Background: The value of symptoms and signs in the diagnosis of CHF has rarely been tested in large numbers of patients in the community. The aim of this study was to evaluate the importance of symptoms, signs, and past medical history in the diagnosis of CHF in primary care.
Methods: Data on a sample of Portuguese men and women attending 365 primary care centres for any condition other than the treatment of acute infection, metabolic conditions or pregnancy were collected. All subjects who scored three or more points in the sum of categories one and two of the Boston questionnaire (history and physical examination) and those being treated for heart failure with loop or thiazide diuretics were considered to have possible heart failure and referred for further assessment including a resting echocardiogram. The sensitivity, specificity, positive predictive value, negative predictive value and likelihood ratio (LR) for the diagnosis of heart failure were calculated.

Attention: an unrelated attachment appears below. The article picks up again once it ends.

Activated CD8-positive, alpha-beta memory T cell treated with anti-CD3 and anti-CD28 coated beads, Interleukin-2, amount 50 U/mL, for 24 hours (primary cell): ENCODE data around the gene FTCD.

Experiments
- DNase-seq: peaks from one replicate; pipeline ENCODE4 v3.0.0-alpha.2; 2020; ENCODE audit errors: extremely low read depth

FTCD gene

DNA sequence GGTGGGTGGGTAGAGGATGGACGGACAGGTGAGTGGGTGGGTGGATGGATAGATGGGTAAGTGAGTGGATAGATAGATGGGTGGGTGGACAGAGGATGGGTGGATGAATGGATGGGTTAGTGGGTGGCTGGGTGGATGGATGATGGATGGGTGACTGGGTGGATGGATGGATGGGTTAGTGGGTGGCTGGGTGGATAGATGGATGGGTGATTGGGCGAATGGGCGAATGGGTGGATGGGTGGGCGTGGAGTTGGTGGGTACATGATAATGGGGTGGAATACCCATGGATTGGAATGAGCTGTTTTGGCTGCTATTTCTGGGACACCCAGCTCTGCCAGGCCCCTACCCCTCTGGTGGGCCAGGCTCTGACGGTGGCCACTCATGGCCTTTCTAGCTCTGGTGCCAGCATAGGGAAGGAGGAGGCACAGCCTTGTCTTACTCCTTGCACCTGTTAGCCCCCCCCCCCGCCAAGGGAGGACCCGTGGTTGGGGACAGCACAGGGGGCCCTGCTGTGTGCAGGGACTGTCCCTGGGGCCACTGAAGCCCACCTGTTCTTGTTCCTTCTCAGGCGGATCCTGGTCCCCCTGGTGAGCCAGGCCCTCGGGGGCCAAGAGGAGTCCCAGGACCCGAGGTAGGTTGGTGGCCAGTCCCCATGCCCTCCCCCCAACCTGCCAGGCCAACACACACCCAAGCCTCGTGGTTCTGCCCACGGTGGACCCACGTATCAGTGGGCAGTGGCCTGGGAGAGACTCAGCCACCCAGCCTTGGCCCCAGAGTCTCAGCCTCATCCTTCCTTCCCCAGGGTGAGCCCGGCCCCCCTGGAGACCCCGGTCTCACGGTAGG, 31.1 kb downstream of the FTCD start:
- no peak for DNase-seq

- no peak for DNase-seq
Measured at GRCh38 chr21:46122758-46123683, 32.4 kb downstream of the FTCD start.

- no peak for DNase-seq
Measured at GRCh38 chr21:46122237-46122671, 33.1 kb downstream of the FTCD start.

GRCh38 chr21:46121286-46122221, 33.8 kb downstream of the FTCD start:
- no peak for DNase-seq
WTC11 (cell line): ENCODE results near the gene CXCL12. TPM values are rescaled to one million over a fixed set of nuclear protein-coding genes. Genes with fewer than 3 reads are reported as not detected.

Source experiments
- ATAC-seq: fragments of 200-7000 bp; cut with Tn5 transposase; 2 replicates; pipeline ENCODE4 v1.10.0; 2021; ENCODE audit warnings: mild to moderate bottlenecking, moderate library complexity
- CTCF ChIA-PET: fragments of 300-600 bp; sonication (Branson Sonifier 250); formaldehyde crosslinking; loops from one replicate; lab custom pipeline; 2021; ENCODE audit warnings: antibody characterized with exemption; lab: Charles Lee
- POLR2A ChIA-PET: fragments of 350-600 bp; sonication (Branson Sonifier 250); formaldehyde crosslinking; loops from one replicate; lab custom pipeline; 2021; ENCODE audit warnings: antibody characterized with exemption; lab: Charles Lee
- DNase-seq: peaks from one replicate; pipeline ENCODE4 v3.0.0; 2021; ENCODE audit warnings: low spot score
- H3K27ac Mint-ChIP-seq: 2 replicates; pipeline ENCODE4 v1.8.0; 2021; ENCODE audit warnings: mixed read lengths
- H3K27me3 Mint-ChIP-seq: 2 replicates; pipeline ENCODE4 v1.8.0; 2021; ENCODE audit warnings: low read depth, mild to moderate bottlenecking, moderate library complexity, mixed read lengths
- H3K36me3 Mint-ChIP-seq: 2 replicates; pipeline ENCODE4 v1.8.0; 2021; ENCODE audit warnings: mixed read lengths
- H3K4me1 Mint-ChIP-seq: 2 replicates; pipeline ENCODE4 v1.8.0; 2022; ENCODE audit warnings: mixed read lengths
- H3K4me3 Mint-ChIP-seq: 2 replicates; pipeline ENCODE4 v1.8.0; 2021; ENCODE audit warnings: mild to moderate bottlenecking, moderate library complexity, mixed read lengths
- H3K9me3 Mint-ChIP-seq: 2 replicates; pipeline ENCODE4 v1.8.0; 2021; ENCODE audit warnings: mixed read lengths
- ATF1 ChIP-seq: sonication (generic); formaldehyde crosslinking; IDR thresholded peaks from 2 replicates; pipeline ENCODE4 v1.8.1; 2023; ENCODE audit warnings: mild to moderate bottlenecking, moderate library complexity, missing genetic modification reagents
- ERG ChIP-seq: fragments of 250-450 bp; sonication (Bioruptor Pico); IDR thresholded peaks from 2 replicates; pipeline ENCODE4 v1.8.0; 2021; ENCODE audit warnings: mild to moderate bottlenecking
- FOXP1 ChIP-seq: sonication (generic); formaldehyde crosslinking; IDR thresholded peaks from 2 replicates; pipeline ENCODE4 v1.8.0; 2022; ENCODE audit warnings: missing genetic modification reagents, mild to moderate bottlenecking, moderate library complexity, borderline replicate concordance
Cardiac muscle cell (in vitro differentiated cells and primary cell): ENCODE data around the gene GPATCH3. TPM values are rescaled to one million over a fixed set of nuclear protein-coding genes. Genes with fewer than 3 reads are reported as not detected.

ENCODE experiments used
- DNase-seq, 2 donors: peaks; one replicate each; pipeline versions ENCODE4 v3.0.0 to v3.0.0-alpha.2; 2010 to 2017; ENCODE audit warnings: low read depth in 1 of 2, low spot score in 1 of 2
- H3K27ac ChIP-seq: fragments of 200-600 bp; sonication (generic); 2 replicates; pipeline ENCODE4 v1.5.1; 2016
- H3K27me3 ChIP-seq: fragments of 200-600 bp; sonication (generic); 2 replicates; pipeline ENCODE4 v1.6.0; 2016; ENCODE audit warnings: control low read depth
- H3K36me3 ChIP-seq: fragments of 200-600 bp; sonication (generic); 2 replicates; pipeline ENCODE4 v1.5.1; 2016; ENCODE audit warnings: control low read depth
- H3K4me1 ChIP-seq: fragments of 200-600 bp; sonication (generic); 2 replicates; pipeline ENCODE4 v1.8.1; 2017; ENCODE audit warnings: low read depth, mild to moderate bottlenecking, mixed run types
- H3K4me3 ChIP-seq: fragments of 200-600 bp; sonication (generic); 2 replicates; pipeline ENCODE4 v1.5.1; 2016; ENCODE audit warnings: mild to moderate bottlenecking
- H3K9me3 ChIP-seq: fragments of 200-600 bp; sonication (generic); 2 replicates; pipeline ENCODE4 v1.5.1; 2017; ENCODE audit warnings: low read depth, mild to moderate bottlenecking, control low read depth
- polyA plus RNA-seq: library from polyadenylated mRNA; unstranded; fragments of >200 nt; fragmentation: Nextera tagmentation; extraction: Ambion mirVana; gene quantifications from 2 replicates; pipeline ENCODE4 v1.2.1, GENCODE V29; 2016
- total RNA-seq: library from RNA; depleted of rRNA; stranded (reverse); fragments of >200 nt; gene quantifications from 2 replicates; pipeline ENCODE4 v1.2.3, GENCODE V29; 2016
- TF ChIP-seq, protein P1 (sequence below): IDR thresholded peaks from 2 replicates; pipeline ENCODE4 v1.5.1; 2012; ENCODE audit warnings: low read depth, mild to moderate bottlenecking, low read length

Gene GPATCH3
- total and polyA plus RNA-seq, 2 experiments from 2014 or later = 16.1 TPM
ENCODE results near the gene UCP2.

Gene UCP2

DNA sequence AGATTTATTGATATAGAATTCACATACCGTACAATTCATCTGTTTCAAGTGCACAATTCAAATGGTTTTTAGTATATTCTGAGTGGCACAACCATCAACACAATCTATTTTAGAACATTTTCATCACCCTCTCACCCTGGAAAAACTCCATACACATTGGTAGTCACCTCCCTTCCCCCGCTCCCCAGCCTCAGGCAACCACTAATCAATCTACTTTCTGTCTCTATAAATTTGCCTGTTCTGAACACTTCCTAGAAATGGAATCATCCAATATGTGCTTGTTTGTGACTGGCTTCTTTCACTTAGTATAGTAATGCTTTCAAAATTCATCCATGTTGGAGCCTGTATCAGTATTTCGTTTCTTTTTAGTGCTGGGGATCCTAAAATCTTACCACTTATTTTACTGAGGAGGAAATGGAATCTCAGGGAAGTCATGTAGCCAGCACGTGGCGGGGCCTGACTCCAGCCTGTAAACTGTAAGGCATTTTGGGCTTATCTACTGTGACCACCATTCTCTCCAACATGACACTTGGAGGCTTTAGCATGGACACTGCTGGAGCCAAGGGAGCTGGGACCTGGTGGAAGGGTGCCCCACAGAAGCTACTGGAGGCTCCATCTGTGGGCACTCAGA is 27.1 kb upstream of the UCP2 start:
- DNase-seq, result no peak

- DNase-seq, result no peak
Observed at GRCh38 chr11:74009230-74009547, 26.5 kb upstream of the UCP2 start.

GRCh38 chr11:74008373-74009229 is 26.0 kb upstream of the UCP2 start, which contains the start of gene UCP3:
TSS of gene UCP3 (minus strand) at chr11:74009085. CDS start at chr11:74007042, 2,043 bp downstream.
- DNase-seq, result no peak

Results: A total of 5434 subjects were identified, of whom 1058 fulfilled the criteria for further assessment; 551 subjects had cardiac dysfunction at rest, of which 35.5% were in NYHA class I and 4.9% in class IV. Prior use of digoxin (LR 24.9) and/or diuretics (LR 10.6), a history of coronary artery disease (LR 7.1) or of pulmonary oedema (LR 54.2), were associated with a greater likelihood of having heart failure. Amongst current symptoms, a history of paroxysmal nocturnal dyspnoea (LR 35.5), orthopnea (LR 39.1) and breathlessness when walking on the flat (LR 25.8) were associated with a diagnosis of heart failure. However, these symptoms were not frequent amongst patients with heart failure within this population (sensitivity <36%). Jugular pressure > 6 cm with hepatic enlargement, and oedema of the lower limbs (LR 130.3), a ventricular gallop (LR 30.0), a heart rate above 110 bpm (LR 26.7), and rales at pulmonary auscultation (LR 23.3) were all associated with a diagnosis of heart failure, but were infrequent findings in patients with heart failure (sensitivity <10%).
Conclusions: Symptoms and signs, and clinical history had limited value in diagnosing heart failure when used alone. The signs and symptoms that best predicted a diagnosis of heart failure were those associated with more severe disease. If investigation is limited to patients with more definite symptoms and signs of heart failure, fewer than 50% of cases will be identified and a large number of patients with mild symptoms will be missed.